After you’ve made these, I promise you won’t long after the IKEA ones anymore, but theseinstead. So very humble of me, but there is a vast difference between homemade and store-bought meatballs. I made meatballs from a kilo of mince yesterday and Christopher made the comment that I made meatballs to last us for 3 days. Boy, was he wrong! After Nick, our dinner guest, Christopher and myself had eaten there were seven left. Out of 45. And we had a starter…
I have also added a new category; Typically Swedish, if you’re curious about Swedish cuisine.
Swedish meatballs, about 45
500 g beef mince
500 g pork mince
200 ml plain breadcrumbs
1 large onion, finely chopped
salt, white pepper
Crack the eggs into a bowl and break them up, add salt (more than you think), pepper and breadcrumbs. Leave it for a couple of minutes to swell. If the mixture seems very firm, add 1-2 tbsp water and stir it in. Next add the chopped onion and the mince. Make sure you incorporate it well, the mince has to mix as well as mixing it with the breadcrumbs. This is easiest done with a wooden spoon. When it is all incorporated, roll the mixture into balls, either small (1,5 cm in diameter) or larger(3 cm in diameter). In my family we make larger ones most of the time, and the small ones for holidays. Dip your fingers into a bowl of cold water in between rolling each ball, it makes it easier to roll. Fry them in butter on medium-high heat at first, until they are nice and crisp and brown on the outside, then turn the heat down to medium-low and let them cook through. Roll them around a lot as not to burn them, and check if they are cooked through, by cutting one in half. Serve with boiled potatoes, carrots, a creamy gravy and a nice jelly (I had rowanberry) or lingonberry jam.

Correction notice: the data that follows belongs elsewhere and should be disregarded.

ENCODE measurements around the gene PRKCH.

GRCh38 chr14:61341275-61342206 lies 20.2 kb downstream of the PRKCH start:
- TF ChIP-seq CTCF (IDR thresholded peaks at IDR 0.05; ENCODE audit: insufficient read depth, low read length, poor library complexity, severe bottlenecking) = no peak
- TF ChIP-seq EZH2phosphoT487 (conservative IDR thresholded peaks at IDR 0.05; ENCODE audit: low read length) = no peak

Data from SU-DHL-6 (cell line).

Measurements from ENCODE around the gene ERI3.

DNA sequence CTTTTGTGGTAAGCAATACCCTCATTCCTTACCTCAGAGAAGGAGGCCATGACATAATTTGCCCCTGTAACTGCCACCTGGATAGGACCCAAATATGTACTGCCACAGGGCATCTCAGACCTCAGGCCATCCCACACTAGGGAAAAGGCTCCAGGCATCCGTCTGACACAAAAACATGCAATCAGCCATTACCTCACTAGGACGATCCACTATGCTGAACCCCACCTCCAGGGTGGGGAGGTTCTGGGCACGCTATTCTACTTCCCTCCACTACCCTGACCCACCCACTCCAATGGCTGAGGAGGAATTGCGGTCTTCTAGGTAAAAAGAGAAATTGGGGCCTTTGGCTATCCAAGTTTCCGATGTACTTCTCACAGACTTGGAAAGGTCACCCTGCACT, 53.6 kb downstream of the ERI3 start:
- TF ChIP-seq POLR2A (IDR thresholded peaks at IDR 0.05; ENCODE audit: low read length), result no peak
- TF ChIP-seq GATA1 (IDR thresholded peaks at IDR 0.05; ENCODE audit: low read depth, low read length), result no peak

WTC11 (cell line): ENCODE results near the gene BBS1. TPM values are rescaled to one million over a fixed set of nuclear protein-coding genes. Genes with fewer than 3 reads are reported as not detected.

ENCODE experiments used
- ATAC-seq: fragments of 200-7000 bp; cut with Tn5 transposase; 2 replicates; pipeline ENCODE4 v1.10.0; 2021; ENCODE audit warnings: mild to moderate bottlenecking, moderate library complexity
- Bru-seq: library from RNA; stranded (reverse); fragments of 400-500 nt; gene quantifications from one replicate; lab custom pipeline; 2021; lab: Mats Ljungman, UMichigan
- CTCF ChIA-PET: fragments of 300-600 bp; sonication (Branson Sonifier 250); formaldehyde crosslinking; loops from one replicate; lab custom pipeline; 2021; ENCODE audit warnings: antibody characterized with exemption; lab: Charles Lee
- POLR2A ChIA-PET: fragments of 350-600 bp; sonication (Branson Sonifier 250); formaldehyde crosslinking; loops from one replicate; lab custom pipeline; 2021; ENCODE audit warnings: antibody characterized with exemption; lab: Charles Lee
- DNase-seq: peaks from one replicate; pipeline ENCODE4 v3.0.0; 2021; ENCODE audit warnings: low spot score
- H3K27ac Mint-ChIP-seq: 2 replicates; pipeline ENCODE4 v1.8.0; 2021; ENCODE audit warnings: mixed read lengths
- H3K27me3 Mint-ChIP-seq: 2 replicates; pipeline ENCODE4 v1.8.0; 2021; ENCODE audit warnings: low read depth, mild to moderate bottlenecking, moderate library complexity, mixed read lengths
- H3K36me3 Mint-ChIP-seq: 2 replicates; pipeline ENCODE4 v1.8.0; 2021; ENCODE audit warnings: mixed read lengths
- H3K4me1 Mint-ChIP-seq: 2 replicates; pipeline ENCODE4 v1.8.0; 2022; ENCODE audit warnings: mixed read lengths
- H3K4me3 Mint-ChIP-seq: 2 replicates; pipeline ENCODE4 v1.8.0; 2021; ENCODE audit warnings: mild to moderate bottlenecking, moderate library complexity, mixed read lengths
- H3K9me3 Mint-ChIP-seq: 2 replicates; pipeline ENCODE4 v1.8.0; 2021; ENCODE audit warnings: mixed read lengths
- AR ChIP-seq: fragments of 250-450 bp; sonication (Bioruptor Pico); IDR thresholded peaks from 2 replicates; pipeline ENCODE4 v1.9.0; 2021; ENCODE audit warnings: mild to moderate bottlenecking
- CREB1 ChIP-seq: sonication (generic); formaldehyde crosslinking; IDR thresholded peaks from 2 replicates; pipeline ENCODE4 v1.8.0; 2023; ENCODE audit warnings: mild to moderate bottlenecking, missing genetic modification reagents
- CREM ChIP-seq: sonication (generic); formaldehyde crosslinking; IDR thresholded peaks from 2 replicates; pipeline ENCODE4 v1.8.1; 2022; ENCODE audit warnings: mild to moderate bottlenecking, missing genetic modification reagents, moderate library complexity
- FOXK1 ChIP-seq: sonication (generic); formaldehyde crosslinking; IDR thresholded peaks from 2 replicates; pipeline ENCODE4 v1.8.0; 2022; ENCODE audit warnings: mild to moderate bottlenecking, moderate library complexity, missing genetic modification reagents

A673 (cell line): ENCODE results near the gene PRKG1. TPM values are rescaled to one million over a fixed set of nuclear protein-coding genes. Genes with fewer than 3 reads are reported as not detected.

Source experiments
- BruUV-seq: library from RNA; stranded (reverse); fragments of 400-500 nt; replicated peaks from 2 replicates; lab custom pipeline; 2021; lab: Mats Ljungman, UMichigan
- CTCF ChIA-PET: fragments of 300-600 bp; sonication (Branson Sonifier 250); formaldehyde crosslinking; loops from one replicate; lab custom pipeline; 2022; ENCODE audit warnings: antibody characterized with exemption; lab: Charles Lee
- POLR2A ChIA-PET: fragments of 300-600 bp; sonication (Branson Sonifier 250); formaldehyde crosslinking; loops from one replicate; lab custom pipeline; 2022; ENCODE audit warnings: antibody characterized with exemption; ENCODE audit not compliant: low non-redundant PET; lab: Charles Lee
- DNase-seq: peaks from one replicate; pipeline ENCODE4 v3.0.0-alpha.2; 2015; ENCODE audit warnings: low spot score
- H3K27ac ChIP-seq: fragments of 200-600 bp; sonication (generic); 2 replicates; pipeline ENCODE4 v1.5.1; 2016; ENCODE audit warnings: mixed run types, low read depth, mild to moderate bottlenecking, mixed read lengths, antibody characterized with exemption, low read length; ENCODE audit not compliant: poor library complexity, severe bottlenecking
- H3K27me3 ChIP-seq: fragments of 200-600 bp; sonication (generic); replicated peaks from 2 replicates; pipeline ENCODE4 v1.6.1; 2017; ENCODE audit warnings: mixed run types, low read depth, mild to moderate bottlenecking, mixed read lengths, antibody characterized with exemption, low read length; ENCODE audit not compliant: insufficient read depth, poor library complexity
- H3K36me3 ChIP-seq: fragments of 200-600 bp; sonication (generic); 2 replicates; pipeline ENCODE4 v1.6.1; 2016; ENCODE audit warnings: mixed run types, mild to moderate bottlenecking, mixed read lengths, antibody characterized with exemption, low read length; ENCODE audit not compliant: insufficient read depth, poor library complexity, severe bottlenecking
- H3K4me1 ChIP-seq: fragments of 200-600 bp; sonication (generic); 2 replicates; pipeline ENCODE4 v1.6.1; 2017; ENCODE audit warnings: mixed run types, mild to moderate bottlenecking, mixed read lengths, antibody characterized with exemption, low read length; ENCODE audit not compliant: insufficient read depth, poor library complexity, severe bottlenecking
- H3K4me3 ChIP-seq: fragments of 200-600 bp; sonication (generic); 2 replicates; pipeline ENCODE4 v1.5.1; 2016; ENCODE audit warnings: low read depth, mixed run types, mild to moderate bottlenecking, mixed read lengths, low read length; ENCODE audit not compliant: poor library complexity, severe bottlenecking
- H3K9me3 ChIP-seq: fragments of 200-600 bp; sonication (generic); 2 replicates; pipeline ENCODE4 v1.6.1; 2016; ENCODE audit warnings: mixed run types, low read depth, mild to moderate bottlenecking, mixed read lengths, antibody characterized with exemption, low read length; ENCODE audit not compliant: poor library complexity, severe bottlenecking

You easily make a creamy gravy by heating up single cream, adding beef stock, salt, pepper, soy sauce, a tsp rowanberry jelly or other jelly and colour it darker with a colouring soy sauce (you can get this from a Swedish shop, and possibly Ikea food) or try and darken it with as much regular soy sauce (a dark one) as the taste permits.